Almost as readily as a Dickens Christmas, New Year's Eve can summon spirits of holidays and other days past, and that's especially true when it comes to music. The swinging melodies of the big-band era in particular still seem tailored to last night/first night/'round midnight celebrations.

And so, what better occasion is there to point out that 1993 has been a wondrously bountiful year in the harvest of tunes from what might be called the pre-Presley era - i.e., before rock 'n' roll and the baby boom swamped radio and records?Indeed, the ongoing CD revolution has shown it is for lovers of popular music of every generation by resurrecting many a grand if hoary melody. Yes, Whitney Houston, Pearl Jam and Meat Loaf have sold a zillion of the silvery little platters - but several new compilations also spotlight their superstar and not-exactly-superstar predecessors, from Benny Goodman and Glenn Miller to Peggy Lee and Frank Sinatra.

An especially attractive example is Rhino's "Sentimental Journey," a collection of four CDs, available individually, that explore the pop vocal classics waxed, as they used to say, between 1942 and 1959. The 71 songs chronicle the rise of the vocalist in the circa-World War II heyday of the bands and the post-war preeminence of the songbirds and crooners.

"Sentimental Journey" - the song that lends the series its title - is naturally a perfect example of this transition, with Les Brown and His Orchestra establishing the mood (already nostalgia-tinged 50 years ago) via an extended instrumental arrangement before a very young Doris Day takes the lead halfway through. Sinatra - he must've been Young Blue Eyes then - steps to the fore on a silken "Night and Day." Vaughn Monroe ("Riders in the Sky") and the Weavers ("Goodnight Irene"), among others, illustrate the growing influence of country and folk on pop. And then producer Mitch Miller takes the helm, unleashing the hyper-emotive Johnny Ray ("Cry") and many other hitmakers. That pop-operatic style would punctuate the vocal tradition even into the era of Elvis, on such big hits as Peggy Lee's "Lover," Vic Damone's "On the Street Where You Live" and, finally, Bobby Darin's "Mack the Knife" in 1959.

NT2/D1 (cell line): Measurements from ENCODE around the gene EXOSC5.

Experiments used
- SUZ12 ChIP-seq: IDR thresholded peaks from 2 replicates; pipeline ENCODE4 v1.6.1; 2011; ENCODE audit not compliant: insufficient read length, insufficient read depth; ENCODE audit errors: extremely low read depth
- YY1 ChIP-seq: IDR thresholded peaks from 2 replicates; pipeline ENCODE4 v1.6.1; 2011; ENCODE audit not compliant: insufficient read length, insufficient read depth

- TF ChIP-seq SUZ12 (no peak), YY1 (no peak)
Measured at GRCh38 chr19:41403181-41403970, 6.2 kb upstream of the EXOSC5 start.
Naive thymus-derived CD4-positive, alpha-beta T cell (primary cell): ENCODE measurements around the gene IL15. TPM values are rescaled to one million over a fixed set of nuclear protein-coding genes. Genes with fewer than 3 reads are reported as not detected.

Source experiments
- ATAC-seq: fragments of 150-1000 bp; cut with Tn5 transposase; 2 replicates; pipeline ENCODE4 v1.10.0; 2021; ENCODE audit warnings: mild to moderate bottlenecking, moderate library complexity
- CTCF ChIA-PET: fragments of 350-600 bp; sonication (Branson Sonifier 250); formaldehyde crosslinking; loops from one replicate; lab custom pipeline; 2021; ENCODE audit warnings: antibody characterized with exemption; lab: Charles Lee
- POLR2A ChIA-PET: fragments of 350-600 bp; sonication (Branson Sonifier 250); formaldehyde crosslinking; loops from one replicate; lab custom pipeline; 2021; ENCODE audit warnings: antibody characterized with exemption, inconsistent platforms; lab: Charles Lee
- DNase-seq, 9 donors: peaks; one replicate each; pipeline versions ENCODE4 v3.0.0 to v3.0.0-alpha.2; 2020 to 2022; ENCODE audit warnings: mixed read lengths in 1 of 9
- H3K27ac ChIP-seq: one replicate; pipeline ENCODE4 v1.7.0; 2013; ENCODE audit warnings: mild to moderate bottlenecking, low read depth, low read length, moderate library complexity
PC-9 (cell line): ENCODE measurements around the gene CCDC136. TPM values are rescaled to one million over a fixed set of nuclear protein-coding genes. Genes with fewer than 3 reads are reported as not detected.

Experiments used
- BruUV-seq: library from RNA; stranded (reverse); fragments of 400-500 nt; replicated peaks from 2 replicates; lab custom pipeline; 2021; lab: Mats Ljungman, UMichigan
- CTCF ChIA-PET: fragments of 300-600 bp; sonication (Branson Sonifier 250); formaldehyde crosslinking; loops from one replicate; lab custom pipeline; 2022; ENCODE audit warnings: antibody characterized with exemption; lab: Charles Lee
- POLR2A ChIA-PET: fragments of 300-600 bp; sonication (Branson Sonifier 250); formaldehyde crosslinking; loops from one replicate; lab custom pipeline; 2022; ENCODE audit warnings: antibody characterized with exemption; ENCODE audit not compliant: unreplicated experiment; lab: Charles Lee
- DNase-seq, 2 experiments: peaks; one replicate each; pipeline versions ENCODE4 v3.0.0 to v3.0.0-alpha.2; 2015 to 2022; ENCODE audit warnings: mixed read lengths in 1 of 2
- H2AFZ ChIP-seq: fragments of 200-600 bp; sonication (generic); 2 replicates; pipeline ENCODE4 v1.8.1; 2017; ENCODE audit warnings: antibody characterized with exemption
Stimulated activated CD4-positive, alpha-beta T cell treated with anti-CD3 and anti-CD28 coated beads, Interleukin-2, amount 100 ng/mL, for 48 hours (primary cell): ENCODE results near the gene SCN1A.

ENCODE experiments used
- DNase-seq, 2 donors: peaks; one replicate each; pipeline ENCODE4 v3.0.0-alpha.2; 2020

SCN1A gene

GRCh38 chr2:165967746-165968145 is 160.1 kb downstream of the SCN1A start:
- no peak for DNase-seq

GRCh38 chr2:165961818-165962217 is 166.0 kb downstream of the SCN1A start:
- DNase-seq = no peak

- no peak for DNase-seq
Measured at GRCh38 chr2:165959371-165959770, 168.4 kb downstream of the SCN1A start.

Plump with No. 1s and top 10 songs, the "Sentimental Journey" set is a treasure chest for those who enjoy the nonrock gems of the '40s and '50s.

An equally extensive survey remembers the three-decade reign of swing and dance bands, focusing more on the danceable rhythms and instrumental musicianship than the vocals. "Swing Time! The Fabulous Big Band Era: 1925-1955" (Columbia/Legacy), a three-CD boxed set, is a fascinating audio-documentary with brisk, insightful notes by Michael Brooks. Original 78s from the collections of Brooks and Robert Altshuler served as the source library for the recordings, which were then digitally remastered for this release. Not all of the snaps, crackles and pops are gone, but the quality of these mono tracks is infinitely better than anything to be found in your average attic or basement.

"Swing Time!" gives audiences of all ages a chance to hear venerable tunes like Cole Porter's "Let's Do It (Let's Fall in Love)," with the Dorsey brothers leading a band that included Glenn Miller (on trombone and as arranger) and a soon-to-be-famous vocalist - Bing Crosby. Tommy and Jimmy Dorsey also played on the opening "Sweet Georgia Brown," a 1925 recording by the California Ramblers, a combo whose members, Brooks comments, "were neither Californian nor nomads."

The collection traces the careers of an incredible variety of bands - black, white, integrated, American and English - and a host of baton-wavers, arrangers, songwriters and musicians both notable and just about forgotten. Among the greats: Duke Ellington, Benny Goodman, Louis Armstrong, Harry James, Gene Krupa, Count Basie, Paul Whiteman and on and on. As a result, "Swing Time!" presents a fascinating historical overview of the big-band phenomenon, from its syncopated beginnings to its brassy last days (at least, as a dominant style) in the '50s. Sprinkled among the 66 tracks are obscure, otherwise impossible-to-find songs, influential recordings and bona fide smashes like Miller's "In the Mood," Tommy Dorsey's "Marie," Goodman's "Let's Dance" and Ellington's "Take the `A' Train."